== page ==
Here’s every song and performer who slayed 2023 Grammys’ hip-hop anniversary tribute

A man in a red leather jacker and black bucket hat performing with mic to his mouth during awards show.
LL Cool J performs during Sunday’s tribute to hip-hop’s 50th birthday at the 65th Grammy Awards.
(Robert Gauthier / Los Angeles Times)

Once shunned by the Recording Academy, hip-hop was honored Sunday at the 2023 Grammy Awards with an homage celebrating 50 years of the genre, with performances by influential artists from its past, present and future.

LL Cool J, who in 1989 boycotted the awards show along with other high-profile rappers when the academy didn’t televise its first rap award, led Sunday night’s all-star salute.

Hip-hop pioneers Grandmaster Flash, Grandmaster Melle Mel and Rahiem of Grandmaster Flash & the Furious Five burst onto the stage with a punchy snippet of their 1982 single “The Message.”

Joining them for other performances were big names from 1980s hip-hop, such as Run-DMC, DJ Jazzy Jeff, Public Enemy and Ice-T, the latter of whom is often considered “the godfather of gangsta rap.”


Read our live coverage of the 2023 Grammy Awards, as they happened.

Major acts that gained fame in the 1990s also were on hand, with a strong New York City and East Coast contingent, including Busta Rhymes with Spliff Star, De La Soul, Method Man of the Wu Tang Clan, Rakim, Salt-N-Pepa, the Lox, and Queen Latifah and Missy Elliott. Also among the 1990s artists were Houston’s Scarface and the Bay Area’s Too Short.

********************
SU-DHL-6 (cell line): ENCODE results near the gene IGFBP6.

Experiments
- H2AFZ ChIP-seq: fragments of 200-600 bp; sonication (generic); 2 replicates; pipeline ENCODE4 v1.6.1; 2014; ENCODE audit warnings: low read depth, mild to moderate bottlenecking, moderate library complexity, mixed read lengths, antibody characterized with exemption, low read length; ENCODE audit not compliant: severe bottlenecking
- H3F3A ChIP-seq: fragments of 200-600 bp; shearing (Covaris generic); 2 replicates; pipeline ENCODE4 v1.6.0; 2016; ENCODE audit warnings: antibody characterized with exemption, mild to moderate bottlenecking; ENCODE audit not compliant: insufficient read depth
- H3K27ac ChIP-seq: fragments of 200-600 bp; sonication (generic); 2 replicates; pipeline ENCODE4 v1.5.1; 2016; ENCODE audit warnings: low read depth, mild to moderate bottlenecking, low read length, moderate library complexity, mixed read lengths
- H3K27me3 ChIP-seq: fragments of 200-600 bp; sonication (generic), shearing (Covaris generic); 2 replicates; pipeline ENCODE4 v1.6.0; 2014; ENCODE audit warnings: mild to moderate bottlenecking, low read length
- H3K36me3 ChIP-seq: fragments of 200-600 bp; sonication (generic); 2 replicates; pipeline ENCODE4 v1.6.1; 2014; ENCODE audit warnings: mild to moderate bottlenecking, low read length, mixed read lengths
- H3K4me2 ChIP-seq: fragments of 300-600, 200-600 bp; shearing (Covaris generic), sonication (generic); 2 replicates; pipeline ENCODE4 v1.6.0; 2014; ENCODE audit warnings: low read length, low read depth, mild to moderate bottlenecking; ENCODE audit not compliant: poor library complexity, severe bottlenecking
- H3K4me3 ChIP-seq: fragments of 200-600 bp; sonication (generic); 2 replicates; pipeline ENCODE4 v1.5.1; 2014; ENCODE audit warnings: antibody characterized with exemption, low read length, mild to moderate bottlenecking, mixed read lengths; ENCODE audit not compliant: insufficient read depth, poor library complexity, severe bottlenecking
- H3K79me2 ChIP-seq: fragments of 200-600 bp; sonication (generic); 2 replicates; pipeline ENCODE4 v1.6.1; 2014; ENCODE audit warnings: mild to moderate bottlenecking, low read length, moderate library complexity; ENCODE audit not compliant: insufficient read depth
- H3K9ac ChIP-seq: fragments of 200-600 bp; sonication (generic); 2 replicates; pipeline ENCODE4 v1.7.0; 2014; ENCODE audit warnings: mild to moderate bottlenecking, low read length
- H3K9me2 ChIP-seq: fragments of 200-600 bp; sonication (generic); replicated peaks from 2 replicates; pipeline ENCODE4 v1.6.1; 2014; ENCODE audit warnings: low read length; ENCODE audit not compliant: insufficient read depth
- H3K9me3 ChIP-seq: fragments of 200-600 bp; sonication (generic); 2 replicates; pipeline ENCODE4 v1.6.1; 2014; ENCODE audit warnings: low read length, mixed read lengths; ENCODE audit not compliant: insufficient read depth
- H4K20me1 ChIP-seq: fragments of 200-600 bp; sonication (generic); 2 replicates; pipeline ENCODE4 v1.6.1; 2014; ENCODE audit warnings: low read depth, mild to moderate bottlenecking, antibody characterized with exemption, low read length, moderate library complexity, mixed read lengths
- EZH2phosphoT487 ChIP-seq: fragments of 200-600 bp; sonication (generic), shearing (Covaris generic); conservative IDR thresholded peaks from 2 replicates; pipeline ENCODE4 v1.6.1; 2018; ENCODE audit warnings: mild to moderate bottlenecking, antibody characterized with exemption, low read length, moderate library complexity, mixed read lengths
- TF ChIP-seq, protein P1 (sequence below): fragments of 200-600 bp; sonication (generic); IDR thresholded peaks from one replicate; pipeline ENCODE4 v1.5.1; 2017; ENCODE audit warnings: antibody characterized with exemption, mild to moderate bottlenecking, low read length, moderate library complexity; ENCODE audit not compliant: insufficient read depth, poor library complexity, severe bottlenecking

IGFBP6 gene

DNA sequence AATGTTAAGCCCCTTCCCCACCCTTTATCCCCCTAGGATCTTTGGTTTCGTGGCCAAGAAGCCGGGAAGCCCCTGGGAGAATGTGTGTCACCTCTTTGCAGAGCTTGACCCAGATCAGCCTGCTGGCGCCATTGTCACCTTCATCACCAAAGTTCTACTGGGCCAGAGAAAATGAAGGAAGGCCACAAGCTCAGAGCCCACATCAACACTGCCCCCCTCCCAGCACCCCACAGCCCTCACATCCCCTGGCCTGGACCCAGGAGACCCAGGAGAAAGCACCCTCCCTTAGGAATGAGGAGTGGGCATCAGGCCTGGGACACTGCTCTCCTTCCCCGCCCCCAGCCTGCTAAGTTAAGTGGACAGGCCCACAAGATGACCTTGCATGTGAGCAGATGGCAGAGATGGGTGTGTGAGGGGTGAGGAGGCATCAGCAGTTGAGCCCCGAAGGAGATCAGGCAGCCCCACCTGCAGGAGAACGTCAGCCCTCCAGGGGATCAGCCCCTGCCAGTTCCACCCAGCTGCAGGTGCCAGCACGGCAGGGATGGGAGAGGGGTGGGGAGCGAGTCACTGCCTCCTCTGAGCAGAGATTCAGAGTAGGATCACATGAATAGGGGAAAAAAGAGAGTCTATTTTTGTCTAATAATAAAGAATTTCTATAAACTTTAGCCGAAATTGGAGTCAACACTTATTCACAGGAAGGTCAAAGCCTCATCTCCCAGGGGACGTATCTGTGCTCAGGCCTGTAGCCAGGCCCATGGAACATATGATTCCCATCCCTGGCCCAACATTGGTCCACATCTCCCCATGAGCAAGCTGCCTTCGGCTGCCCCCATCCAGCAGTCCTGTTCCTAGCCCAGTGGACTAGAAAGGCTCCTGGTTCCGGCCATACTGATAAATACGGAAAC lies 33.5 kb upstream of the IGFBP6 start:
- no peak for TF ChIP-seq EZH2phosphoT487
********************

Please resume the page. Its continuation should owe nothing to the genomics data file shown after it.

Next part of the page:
As Method Man spit bars during the performance, Jay-Z was seen in the crowd bobbing his head, smiling and rapping the lyrics. DJ Khaled also nodded approvingly, at one point lifting and waving a lighter during Busta Rhymes’ performance, before the Brooklyn legend launched into one of his signature rapid-fire deliveries from the 2011 hit “Look at Me Now.”

Representing the 2000s were artists Nelly, Big Boi of Outkast and DJ Drama. Representing the 2010s and the present were Swizz Beatz, Lil Baby, Lil Uzi Vert and GloRilla.

The 2023 Grammy winners were revealed in 91 categories. Beyoncé became the most-decorated Grammy musician ever.

“At the end of the night, I might have Obama-gray hair,” Questlove — whose real name is Ahmir Khalib Thompson — jokingly told E! correspondent Laverne Cox on the Grammys red carpet. “This is 14-year-old Ahmir bringing his jukebox of what he was listening to as a kid. But it’s also all-encompassing because it’s from my generation, from future generations, from Gen Z. Everybody’s all included, so this ... is a special moment.”

Will Smith, who as a part of DJ Jazzy Jeff and the Fresh Prince won the first rap Grammy in 1989, was supposed to perform on Sunday evening but was unable to attend due to a scheduling conflict with the production of “Bad Boys 4,” Questlove told Variety on the red carpet. Smith boycotted the 1989 Grammys to protest the Recording Academy’s cold-shouldering of rap during the broadcast.

In the lead-up to the performance, Questlove, who alongside his band the Roots produced and curated the performance, called hip-hop “a driving force in the music and the culture” that has had “immeasurable impact on our culture and our world.”

“The first day of rehearsals, it was nothing but a love fest,” he said in a news release. “It was DMC gushing over Grandmaster Flash and the Furious Five. ... It’s a family reunion.”